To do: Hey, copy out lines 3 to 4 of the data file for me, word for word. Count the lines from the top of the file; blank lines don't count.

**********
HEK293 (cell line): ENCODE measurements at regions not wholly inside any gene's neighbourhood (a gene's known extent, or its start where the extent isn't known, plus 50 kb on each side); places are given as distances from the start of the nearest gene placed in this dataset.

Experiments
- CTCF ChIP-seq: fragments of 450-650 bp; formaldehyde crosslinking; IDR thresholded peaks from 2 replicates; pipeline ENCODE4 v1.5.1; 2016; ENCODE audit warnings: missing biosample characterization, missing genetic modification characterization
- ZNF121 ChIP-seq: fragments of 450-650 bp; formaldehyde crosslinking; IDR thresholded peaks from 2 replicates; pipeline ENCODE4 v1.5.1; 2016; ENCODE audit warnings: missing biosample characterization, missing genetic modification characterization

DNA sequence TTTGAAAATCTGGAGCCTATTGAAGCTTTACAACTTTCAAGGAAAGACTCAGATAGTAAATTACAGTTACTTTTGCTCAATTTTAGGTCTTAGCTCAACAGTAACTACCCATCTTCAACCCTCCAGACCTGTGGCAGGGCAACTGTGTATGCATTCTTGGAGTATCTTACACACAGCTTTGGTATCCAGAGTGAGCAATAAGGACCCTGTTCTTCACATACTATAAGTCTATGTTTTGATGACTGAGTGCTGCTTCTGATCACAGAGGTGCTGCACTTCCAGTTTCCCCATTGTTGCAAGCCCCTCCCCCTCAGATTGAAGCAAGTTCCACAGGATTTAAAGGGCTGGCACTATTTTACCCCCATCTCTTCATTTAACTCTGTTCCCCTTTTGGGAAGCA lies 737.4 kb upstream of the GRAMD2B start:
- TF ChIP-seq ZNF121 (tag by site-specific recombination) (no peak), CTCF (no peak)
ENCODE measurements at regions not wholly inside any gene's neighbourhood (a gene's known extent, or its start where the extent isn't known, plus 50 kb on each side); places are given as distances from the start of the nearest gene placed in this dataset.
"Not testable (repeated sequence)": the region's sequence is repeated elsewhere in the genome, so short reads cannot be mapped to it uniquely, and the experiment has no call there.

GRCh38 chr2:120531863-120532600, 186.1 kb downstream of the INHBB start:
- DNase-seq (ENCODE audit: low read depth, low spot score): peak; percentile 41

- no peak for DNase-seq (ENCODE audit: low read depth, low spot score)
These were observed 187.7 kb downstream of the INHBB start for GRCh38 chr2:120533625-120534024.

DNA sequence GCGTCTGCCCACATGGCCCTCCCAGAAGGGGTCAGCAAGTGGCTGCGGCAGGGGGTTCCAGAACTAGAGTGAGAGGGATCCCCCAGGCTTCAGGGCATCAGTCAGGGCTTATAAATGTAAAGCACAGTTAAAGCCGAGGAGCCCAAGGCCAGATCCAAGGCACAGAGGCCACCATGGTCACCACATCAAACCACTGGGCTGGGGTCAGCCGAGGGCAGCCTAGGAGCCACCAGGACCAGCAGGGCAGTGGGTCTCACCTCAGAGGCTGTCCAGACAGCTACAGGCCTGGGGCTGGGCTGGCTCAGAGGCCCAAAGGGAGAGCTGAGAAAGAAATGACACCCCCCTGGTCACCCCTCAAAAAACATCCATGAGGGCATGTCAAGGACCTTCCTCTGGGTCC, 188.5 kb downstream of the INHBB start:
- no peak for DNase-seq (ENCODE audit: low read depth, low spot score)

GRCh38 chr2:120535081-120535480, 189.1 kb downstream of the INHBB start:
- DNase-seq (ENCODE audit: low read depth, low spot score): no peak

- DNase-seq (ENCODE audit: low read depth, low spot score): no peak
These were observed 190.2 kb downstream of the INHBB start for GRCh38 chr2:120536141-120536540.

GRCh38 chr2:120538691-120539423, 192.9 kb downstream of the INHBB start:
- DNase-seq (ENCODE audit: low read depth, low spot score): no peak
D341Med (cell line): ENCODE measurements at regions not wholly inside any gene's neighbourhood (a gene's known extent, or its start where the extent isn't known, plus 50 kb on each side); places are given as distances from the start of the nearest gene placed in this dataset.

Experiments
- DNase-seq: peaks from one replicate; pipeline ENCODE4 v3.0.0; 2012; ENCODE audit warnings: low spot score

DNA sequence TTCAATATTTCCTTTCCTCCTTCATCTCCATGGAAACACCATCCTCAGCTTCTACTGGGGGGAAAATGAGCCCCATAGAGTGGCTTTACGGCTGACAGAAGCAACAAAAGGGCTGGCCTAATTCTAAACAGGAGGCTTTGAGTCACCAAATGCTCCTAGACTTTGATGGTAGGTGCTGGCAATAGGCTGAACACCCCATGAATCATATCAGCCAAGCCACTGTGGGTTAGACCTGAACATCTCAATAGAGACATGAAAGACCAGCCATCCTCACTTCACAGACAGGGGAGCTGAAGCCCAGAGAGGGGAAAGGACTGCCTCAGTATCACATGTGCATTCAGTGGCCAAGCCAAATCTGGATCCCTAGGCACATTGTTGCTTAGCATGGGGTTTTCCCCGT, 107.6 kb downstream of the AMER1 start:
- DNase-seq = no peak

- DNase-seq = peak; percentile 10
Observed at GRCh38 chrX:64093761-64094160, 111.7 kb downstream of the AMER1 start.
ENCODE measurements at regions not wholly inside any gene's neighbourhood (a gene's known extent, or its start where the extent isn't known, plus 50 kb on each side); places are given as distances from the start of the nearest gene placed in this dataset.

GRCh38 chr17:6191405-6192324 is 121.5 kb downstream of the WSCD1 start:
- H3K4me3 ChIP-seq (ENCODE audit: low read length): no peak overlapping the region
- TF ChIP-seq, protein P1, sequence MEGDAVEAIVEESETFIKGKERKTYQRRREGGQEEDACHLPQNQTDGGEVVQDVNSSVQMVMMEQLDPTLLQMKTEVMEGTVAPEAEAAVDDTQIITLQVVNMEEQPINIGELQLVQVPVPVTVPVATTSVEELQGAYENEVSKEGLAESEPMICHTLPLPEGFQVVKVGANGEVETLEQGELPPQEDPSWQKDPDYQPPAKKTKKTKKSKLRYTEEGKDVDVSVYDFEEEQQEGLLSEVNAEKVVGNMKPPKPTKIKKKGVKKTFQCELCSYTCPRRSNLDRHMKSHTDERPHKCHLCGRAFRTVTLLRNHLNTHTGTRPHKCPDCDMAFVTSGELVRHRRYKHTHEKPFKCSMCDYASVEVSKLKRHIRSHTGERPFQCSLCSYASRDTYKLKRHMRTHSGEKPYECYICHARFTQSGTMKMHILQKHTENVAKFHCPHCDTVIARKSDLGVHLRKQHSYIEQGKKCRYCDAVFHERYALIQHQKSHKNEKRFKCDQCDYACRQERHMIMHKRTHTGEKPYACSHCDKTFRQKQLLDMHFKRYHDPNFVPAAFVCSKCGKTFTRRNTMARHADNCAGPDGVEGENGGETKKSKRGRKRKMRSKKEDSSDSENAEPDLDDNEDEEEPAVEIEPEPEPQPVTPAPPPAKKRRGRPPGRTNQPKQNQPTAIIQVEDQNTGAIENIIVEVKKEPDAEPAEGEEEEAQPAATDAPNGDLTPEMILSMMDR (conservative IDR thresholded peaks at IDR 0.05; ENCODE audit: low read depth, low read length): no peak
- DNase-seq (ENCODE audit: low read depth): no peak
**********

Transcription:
- CTCF ChIP-seq: fragments of 450-650 bp; formaldehyde crosslinking; IDR thresholded peaks from 2 replicates; pipeline ENCODE4 v1.5.1; 2016; ENCODE audit warnings: missing biosample characterization, missing genetic modification characterization
- ZNF121 ChIP-seq: fragments of 450-650 bp; formaldehyde crosslinking; IDR thresholded peaks from 2 replicates; pipeline ENCODE4 v1.5.1; 2016; ENCODE audit warnings: missing biosample characterization, missing genetic modification characterization